Still waters run deep.
So Rogue River is rated R for bloody violence, torture, and “aberrant sexuality.” Yeah, this’ll be a fun time at the movies.
Mara (Michelle Page) drives out to the middle of nowhere to spread her father’s ashes in Rogue River. When her car is towed by the local sheriff, she gets a helping hand from a local man (Bill Mosely, Repo! The Genetic Opera) and his wife (Lucinda Jones), spending the night at their cabin. It’s not long, however, before Mara discovers that this kind couple is not so kind, with sinister plans for their houseguest.
Another day, another low-budget horror offering from Lionsgate. This one falls somewhere between the “survival horror” subgenre and the “torture” subgenre. Our heroine is trapped in a house with two psychos. Will she manage to escape, or will she succumb to their sadistic schemes? To the film’s credit, the scares are mostly psychological, rather than graphic. There’s some gore, but the filmmakers are more interested in freaking you out with the idea of what you’re seeing, rather than merely aiming the camera at bucketfuls of blood and guts.
It’s unfortunate, then, that a lot of the scary stuff has no context. It’s as if the creators sat around trying to come up with the freakiest stuff they could think of, regardless of whether it makes narrative sense. The psycho is shown carrying around a teddy bear at one point? Sure, why not? A woman wakes up to find a naked man in her room, telling her he likes watching her sleep? Yeah, that’ll give people nightmares. The female villain pees herself at one point? That’ll keep the audience off guard, so do that. And so on. The off-kilter, pervy nature of the killers is creepy, but it’s creepy without context. They’re not characters so much as they are a collection of excuses for jump scares. It’s true that their motivation, such as it is, is spelled out a little more in the later half of the film, but by then it’s too late.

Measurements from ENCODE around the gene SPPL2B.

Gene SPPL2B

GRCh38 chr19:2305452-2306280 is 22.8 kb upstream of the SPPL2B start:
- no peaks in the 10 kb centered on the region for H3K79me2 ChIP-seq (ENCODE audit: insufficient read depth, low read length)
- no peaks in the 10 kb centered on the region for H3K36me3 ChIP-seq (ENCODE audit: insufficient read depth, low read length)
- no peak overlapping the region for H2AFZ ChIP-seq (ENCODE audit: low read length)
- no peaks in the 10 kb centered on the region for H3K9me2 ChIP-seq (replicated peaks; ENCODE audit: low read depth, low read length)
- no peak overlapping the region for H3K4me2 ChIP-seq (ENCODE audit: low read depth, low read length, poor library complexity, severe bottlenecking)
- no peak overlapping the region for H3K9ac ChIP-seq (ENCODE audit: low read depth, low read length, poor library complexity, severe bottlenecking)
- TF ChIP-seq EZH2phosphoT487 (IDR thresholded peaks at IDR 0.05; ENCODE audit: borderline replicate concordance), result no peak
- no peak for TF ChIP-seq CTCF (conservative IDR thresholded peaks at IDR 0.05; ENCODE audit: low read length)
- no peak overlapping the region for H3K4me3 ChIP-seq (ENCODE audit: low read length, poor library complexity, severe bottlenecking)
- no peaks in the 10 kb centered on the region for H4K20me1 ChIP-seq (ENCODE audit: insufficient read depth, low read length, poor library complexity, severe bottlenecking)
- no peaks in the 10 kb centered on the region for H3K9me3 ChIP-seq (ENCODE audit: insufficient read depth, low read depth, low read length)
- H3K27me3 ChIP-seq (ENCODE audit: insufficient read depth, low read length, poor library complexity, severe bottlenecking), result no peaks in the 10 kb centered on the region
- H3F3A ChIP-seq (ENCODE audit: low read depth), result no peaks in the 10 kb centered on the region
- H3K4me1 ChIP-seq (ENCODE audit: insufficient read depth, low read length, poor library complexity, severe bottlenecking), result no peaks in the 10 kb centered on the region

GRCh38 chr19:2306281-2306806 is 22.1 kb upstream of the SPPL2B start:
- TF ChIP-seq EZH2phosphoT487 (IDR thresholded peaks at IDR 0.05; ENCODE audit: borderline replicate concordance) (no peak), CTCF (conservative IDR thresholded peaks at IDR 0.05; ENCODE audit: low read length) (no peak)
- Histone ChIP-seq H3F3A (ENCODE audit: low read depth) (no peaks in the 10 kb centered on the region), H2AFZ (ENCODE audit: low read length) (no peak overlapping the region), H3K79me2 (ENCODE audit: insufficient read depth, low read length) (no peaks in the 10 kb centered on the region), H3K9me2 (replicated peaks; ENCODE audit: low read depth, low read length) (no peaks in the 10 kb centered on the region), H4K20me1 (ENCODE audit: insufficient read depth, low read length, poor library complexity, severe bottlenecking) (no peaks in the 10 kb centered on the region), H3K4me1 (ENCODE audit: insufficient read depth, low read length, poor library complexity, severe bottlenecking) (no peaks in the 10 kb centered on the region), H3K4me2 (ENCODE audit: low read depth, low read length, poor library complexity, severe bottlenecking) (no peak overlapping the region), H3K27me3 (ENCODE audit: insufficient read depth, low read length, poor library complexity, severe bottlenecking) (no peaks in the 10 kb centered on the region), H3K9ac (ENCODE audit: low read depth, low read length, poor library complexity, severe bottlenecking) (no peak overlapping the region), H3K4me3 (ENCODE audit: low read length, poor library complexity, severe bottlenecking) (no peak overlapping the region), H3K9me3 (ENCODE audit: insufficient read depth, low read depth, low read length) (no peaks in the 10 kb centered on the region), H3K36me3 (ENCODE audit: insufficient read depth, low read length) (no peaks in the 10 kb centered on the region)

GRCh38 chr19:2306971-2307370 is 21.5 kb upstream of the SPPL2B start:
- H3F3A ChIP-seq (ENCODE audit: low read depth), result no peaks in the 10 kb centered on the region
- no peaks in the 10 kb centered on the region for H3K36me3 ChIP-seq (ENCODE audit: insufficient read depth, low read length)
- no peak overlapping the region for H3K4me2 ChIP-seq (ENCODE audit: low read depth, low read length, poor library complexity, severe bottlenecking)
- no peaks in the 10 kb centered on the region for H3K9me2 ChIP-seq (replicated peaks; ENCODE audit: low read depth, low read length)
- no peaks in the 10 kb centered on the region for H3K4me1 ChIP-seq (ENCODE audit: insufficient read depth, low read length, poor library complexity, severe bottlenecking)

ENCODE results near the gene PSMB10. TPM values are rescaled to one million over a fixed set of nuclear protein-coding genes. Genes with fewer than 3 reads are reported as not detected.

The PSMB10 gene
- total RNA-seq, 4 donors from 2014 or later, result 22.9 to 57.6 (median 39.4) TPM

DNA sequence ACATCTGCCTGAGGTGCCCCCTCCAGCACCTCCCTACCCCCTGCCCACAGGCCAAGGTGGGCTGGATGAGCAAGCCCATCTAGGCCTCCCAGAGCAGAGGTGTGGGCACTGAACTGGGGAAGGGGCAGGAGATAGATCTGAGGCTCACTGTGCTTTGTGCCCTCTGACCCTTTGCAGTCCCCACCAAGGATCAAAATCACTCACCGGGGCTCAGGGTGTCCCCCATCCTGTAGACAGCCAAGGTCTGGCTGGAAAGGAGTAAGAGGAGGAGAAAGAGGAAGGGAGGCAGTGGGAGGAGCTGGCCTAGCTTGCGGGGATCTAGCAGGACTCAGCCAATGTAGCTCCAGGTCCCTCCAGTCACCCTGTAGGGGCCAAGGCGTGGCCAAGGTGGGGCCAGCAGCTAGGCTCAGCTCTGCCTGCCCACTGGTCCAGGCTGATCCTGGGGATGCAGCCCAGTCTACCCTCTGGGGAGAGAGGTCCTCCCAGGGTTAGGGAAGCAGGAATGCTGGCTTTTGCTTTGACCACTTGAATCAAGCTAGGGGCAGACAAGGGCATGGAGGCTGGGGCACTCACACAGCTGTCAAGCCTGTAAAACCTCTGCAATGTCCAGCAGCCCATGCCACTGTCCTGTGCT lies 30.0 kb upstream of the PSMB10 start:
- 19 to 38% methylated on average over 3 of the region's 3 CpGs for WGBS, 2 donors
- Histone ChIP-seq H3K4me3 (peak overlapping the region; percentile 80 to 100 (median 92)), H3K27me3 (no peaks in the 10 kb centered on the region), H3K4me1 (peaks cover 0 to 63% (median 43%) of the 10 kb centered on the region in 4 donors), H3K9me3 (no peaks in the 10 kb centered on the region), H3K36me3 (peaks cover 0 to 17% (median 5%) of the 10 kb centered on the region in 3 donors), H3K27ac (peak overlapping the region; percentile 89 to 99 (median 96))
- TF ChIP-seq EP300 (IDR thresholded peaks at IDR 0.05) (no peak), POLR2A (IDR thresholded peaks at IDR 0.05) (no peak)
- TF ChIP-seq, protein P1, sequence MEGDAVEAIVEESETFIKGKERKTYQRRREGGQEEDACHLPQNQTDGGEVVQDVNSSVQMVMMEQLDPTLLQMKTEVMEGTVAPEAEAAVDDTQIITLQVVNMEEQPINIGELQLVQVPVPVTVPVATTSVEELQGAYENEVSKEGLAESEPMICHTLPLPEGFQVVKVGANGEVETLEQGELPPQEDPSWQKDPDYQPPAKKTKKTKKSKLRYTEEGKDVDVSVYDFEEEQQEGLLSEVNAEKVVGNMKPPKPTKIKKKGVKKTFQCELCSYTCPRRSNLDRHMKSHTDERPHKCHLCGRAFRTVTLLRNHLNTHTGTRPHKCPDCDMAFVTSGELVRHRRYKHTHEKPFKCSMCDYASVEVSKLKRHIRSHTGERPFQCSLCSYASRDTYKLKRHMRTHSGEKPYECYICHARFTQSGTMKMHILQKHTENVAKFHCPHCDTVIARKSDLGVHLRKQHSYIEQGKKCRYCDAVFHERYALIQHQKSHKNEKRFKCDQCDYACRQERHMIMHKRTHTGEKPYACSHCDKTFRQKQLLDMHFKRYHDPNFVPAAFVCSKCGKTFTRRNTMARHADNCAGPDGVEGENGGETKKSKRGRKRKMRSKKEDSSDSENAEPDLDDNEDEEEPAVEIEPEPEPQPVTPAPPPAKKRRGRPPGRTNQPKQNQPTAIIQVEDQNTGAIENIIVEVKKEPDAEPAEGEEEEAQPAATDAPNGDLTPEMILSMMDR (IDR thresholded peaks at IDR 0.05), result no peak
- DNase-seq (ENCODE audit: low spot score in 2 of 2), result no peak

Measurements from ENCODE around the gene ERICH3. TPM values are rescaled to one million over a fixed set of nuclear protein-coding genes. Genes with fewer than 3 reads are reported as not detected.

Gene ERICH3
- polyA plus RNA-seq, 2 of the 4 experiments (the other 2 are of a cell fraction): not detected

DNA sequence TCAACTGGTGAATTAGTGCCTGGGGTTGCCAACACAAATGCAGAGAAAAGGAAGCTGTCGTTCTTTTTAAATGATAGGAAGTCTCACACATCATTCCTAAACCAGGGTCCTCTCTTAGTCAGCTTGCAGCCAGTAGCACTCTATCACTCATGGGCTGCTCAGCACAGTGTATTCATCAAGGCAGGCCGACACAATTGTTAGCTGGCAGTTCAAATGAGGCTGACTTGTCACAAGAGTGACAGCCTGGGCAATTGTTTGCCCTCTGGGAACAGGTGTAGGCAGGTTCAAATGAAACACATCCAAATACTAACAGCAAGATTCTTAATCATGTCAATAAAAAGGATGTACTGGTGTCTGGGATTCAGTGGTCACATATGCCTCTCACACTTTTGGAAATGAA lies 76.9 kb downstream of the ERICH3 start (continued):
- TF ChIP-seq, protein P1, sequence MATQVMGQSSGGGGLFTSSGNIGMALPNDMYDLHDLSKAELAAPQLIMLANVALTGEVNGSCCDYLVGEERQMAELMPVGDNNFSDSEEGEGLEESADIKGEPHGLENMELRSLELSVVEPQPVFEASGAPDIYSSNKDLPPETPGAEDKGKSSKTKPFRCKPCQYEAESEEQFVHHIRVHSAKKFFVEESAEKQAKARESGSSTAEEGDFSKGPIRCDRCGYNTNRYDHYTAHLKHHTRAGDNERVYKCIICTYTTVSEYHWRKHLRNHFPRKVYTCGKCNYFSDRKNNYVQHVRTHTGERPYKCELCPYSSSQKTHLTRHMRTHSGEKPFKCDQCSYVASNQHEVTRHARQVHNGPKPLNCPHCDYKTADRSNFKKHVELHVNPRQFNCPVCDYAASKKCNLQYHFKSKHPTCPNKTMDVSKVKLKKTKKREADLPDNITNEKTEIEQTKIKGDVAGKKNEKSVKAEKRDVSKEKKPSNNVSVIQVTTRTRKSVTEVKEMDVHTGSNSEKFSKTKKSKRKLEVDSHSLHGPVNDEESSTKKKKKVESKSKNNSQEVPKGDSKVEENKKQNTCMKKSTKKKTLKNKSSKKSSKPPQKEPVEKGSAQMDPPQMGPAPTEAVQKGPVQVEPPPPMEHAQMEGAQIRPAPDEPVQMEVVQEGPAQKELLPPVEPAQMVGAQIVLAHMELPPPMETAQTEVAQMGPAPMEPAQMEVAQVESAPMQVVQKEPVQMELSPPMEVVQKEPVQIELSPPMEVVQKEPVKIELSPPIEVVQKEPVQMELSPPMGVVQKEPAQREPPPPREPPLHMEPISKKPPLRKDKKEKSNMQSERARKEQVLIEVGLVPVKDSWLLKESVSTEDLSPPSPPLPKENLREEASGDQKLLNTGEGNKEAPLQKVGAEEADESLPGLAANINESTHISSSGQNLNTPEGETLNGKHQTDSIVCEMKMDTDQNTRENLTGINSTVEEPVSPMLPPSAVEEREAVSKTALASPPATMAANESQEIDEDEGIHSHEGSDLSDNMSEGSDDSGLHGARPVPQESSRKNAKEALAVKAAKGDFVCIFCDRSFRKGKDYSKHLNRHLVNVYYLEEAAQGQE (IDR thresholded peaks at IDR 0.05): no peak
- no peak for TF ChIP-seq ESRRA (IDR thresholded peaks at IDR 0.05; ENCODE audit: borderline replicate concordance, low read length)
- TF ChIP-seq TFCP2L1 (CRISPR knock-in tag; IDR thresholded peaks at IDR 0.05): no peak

Rogue River also has a lot of those dumb things people do only in horror movies. The killers keep leaving Mara alone, so she tries to escape, only to have them catch her at the last moment. I can see this happening once, but over and over? Also, it’s a lot later in the movie than you’d think before she finally decides to try a telephone. Throughout the first act, I kept asking, “why doesn’t she go for the phone?” A third act plot twist is the movie’s biggest and most horrifying shock, but it’s also a hell of a coincidence when you stop to think about it.
Michelle Page makes the most of the victim/hero role, portraying equal parts fear and a steely determination to escape. Bill Mosely hams it up big time, which we’ve come to expect from him. Director Jourdan McClure keeps everything moving along at a quick pace, and shows a great sense of style in some scenes.
The audio and video on the DVD, are quite good, making the most of the bright colors in the outdoor scenes. On the jokey cast and crew commentary, everyone gives their own movie the Mystery Science Theater 3000 treatment. There are also two feaurettes and a trailer gallery.
Rogue River has some truly great “nightmare fuel” moments, but a handful of great scenes do not a satisfying movie make.